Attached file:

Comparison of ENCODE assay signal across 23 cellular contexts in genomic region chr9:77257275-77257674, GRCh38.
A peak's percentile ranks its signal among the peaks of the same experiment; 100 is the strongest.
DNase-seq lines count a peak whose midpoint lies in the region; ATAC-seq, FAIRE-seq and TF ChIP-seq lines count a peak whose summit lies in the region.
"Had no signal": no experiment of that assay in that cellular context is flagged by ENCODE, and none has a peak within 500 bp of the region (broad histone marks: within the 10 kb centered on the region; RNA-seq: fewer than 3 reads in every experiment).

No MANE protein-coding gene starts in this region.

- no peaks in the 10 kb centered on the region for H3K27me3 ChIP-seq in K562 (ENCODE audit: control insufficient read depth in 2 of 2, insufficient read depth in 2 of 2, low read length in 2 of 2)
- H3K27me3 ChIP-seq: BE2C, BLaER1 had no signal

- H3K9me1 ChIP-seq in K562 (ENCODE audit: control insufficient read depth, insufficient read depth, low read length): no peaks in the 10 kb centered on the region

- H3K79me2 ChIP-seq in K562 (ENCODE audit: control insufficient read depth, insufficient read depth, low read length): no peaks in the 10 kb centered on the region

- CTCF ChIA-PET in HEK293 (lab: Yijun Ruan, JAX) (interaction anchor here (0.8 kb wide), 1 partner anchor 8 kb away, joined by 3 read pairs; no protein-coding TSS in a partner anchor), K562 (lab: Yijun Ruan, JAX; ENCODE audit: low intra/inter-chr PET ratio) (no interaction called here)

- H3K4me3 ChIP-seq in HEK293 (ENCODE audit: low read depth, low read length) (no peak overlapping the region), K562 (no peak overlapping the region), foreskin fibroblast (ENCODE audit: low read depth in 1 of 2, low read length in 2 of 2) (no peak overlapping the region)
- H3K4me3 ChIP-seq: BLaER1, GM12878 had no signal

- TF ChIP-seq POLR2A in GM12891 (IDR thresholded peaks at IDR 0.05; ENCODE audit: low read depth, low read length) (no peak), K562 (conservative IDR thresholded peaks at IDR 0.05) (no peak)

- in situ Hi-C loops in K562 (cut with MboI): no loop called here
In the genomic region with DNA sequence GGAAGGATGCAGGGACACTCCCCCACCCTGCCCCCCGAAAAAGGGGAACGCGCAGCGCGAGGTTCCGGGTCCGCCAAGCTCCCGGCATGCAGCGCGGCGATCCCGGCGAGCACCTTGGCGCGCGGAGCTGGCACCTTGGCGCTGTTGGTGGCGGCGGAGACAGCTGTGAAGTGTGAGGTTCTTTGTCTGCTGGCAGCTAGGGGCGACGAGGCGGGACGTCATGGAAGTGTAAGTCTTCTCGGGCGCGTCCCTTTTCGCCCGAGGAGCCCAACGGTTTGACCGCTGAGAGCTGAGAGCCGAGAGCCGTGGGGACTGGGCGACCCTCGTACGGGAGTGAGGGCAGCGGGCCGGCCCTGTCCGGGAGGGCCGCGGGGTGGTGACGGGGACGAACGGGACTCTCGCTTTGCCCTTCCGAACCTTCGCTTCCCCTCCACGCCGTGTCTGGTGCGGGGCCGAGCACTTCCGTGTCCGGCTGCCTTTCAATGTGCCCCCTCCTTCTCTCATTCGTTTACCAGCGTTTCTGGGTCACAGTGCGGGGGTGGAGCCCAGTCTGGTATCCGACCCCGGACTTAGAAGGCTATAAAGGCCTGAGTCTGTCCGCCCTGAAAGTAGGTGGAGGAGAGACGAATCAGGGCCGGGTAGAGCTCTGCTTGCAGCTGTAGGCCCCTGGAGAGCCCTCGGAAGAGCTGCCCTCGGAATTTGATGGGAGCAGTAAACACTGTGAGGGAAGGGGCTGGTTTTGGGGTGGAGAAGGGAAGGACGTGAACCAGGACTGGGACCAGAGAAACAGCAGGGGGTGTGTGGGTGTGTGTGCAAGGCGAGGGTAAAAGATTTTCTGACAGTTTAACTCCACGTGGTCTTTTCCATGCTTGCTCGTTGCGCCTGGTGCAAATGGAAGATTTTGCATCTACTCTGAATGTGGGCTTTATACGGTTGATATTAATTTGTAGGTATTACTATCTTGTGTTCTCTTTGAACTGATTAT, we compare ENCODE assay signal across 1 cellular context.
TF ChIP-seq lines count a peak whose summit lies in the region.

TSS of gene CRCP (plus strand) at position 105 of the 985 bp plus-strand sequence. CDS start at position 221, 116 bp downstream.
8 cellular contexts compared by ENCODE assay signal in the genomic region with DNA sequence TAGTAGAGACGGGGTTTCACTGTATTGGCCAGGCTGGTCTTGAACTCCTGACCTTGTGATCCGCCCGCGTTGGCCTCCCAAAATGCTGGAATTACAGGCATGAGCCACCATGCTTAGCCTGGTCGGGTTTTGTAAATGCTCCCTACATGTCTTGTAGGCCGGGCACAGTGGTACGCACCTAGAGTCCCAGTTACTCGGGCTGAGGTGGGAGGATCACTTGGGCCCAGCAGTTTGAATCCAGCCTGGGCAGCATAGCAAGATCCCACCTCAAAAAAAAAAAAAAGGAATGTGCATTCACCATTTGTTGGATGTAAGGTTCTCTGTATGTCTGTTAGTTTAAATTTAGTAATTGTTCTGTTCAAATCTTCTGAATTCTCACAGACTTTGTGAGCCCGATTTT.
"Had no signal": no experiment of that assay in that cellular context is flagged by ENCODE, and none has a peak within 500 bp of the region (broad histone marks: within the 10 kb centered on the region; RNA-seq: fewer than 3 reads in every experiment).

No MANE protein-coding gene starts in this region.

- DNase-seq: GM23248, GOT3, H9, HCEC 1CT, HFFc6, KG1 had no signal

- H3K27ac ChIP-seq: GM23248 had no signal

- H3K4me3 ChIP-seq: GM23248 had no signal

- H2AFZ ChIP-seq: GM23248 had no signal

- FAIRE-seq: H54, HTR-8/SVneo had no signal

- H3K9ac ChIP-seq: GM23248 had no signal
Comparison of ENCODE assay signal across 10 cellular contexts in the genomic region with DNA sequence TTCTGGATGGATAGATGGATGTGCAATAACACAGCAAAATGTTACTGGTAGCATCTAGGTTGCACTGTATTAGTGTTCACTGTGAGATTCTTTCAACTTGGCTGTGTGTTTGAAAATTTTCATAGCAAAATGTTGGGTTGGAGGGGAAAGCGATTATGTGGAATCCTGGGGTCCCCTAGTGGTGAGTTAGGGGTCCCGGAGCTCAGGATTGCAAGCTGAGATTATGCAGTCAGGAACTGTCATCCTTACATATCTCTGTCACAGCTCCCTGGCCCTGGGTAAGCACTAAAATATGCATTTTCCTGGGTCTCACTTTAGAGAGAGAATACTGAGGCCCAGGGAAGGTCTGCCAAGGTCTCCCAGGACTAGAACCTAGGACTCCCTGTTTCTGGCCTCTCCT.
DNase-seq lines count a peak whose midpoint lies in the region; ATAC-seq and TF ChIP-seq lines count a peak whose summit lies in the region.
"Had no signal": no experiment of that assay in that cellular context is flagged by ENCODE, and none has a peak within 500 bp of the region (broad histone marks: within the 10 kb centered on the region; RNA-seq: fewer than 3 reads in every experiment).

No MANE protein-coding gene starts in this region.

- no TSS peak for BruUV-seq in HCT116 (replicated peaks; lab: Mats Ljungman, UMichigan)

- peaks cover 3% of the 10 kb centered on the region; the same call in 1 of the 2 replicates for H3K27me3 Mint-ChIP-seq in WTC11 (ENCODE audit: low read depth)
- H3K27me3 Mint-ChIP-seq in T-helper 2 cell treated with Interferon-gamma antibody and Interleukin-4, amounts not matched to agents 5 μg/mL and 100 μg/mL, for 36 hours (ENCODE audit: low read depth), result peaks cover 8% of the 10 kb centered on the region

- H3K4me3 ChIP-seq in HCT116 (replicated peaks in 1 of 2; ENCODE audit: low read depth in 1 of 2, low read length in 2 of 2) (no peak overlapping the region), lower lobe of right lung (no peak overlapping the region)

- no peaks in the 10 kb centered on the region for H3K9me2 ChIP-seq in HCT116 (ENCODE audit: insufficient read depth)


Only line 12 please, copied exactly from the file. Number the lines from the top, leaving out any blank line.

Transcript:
- H3K4me3 ChIP-seq: BLaER1, GM12878 had no signal